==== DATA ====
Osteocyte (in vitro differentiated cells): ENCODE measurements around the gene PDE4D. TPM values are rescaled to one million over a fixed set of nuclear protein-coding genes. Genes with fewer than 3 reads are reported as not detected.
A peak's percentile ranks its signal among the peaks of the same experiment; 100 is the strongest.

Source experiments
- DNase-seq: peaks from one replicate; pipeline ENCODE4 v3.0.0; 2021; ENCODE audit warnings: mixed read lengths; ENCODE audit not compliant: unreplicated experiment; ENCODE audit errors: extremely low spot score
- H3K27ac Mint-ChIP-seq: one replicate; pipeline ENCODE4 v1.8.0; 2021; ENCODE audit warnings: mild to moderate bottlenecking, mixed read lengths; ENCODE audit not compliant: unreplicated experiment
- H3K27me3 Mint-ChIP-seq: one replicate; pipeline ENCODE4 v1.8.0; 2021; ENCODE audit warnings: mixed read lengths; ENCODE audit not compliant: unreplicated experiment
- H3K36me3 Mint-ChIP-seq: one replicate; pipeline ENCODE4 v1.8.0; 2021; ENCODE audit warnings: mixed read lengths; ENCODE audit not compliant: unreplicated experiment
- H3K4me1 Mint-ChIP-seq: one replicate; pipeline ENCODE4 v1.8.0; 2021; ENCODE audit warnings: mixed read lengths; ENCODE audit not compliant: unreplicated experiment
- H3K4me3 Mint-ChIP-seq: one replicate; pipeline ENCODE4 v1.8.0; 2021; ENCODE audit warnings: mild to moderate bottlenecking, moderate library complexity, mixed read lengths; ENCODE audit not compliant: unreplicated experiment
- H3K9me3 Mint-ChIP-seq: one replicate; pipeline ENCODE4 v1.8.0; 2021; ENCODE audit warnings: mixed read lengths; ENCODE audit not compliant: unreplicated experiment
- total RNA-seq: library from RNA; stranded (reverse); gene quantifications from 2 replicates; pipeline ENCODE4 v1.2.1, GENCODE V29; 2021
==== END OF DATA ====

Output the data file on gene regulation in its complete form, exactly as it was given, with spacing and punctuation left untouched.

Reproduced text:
Osteocyte (in vitro differentiated cells): ENCODE measurements around the gene PDE4D. TPM values are rescaled to one million over a fixed set of nuclear protein-coding genes. Genes with fewer than 3 reads are reported as not detected.
A peak's percentile ranks its signal among the peaks of the same experiment; 100 is the strongest.

Source experiments
- DNase-seq: peaks from one replicate; pipeline ENCODE4 v3.0.0; 2021; ENCODE audit warnings: mixed read lengths; ENCODE audit not compliant: unreplicated experiment; ENCODE audit errors: extremely low spot score
- H3K27ac Mint-ChIP-seq: one replicate; pipeline ENCODE4 v1.8.0; 2021; ENCODE audit warnings: mild to moderate bottlenecking, mixed read lengths; ENCODE audit not compliant: unreplicated experiment
- H3K27me3 Mint-ChIP-seq: one replicate; pipeline ENCODE4 v1.8.0; 2021; ENCODE audit warnings: mixed read lengths; ENCODE audit not compliant: unreplicated experiment
- H3K36me3 Mint-ChIP-seq: one replicate; pipeline ENCODE4 v1.8.0; 2021; ENCODE audit warnings: mixed read lengths; ENCODE audit not compliant: unreplicated experiment
- H3K4me1 Mint-ChIP-seq: one replicate; pipeline ENCODE4 v1.8.0; 2021; ENCODE audit warnings: mixed read lengths; ENCODE audit not compliant: unreplicated experiment
- H3K4me3 Mint-ChIP-seq: one replicate; pipeline ENCODE4 v1.8.0; 2021; ENCODE audit warnings: mild to moderate bottlenecking, moderate library complexity, mixed read lengths; ENCODE audit not compliant: unreplicated experiment
- H3K9me3 Mint-ChIP-seq: one replicate; pipeline ENCODE4 v1.8.0; 2021; ENCODE audit warnings: mixed read lengths; ENCODE audit not compliant: unreplicated experiment
- total RNA-seq: library from RNA; stranded (reverse); gene quantifications from 2 replicates; pipeline ENCODE4 v1.2.1, GENCODE V29; 2021